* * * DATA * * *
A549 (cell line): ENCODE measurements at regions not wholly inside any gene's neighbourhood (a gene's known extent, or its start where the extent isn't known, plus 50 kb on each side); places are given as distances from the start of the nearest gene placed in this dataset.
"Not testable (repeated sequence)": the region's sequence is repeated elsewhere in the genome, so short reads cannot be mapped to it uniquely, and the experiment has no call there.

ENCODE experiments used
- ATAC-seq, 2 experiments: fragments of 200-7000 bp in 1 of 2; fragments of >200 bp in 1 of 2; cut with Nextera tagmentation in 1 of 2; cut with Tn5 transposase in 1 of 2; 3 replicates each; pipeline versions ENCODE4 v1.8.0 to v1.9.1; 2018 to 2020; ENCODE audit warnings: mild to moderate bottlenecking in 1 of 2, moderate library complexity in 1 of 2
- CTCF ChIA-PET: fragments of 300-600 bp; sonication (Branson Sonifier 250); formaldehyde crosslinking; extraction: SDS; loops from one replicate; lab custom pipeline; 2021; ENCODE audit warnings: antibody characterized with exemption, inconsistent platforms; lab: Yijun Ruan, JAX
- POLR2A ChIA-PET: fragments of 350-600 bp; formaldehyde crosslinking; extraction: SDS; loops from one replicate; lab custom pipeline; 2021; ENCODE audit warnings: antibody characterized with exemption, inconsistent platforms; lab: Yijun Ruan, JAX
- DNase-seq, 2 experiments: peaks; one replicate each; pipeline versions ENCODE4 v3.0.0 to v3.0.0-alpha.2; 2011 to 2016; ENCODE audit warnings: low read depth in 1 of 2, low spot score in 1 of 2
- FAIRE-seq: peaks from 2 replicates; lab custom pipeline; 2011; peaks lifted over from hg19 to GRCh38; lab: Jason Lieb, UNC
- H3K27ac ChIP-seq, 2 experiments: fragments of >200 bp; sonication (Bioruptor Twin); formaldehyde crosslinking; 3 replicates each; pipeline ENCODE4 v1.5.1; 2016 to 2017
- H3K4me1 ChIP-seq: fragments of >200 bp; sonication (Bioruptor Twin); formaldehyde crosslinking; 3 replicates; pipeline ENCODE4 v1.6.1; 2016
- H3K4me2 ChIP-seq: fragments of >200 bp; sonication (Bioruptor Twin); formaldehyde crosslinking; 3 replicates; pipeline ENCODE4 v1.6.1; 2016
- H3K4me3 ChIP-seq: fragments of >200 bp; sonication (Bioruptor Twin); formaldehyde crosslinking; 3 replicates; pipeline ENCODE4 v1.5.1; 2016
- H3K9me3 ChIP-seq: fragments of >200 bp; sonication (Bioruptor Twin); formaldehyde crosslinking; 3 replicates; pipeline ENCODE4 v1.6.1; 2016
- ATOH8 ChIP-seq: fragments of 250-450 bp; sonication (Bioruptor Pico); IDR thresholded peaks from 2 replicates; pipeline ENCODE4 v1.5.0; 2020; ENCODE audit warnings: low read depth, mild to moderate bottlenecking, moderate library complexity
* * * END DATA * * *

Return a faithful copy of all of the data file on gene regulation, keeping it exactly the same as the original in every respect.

A549 (cell line): ENCODE measurements at regions not wholly inside any gene's neighbourhood (a gene's known extent, or its start where the extent isn't known, plus 50 kb on each side); places are given as distances from the start of the nearest gene placed in this dataset.
"Not testable (repeated sequence)": the region's sequence is repeated elsewhere in the genome, so short reads cannot be mapped to it uniquely, and the experiment has no call there.

ENCODE experiments used
- ATAC-seq, 2 experiments: fragments of 200-7000 bp in 1 of 2; fragments of >200 bp in 1 of 2; cut with Nextera tagmentation in 1 of 2; cut with Tn5 transposase in 1 of 2; 3 replicates each; pipeline versions ENCODE4 v1.8.0 to v1.9.1; 2018 to 2020; ENCODE audit warnings: mild to moderate bottlenecking in 1 of 2, moderate library complexity in 1 of 2
- CTCF ChIA-PET: fragments of 300-600 bp; sonication (Branson Sonifier 250); formaldehyde crosslinking; extraction: SDS; loops from one replicate; lab custom pipeline; 2021; ENCODE audit warnings: antibody characterized with exemption, inconsistent platforms; lab: Yijun Ruan, JAX
- POLR2A ChIA-PET: fragments of 350-600 bp; formaldehyde crosslinking; extraction: SDS; loops from one replicate; lab custom pipeline; 2021; ENCODE audit warnings: antibody characterized with exemption, inconsistent platforms; lab: Yijun Ruan, JAX
- DNase-seq, 2 experiments: peaks; one replicate each; pipeline versions ENCODE4 v3.0.0 to v3.0.0-alpha.2; 2011 to 2016; ENCODE audit warnings: low read depth in 1 of 2, low spot score in 1 of 2
- FAIRE-seq: peaks from 2 replicates; lab custom pipeline; 2011; peaks lifted over from hg19 to GRCh38; lab: Jason Lieb, UNC
- H3K27ac ChIP-seq, 2 experiments: fragments of >200 bp; sonication (Bioruptor Twin); formaldehyde crosslinking; 3 replicates each; pipeline ENCODE4 v1.5.1; 2016 to 2017
- H3K4me1 ChIP-seq: fragments of >200 bp; sonication (Bioruptor Twin); formaldehyde crosslinking; 3 replicates; pipeline ENCODE4 v1.6.1; 2016
- H3K4me2 ChIP-seq: fragments of >200 bp; sonication (Bioruptor Twin); formaldehyde crosslinking; 3 replicates; pipeline ENCODE4 v1.6.1; 2016
- H3K4me3 ChIP-seq: fragments of >200 bp; sonication (Bioruptor Twin); formaldehyde crosslinking; 3 replicates; pipeline ENCODE4 v1.5.1; 2016
- H3K9me3 ChIP-seq: fragments of >200 bp; sonication (Bioruptor Twin); formaldehyde crosslinking; 3 replicates; pipeline ENCODE4 v1.6.1; 2016
- ATOH8 ChIP-seq: fragments of 250-450 bp; sonication (Bioruptor Pico); IDR thresholded peaks from 2 replicates; pipeline ENCODE4 v1.5.0; 2020; ENCODE audit warnings: low read depth, mild to moderate bottlenecking, moderate library complexity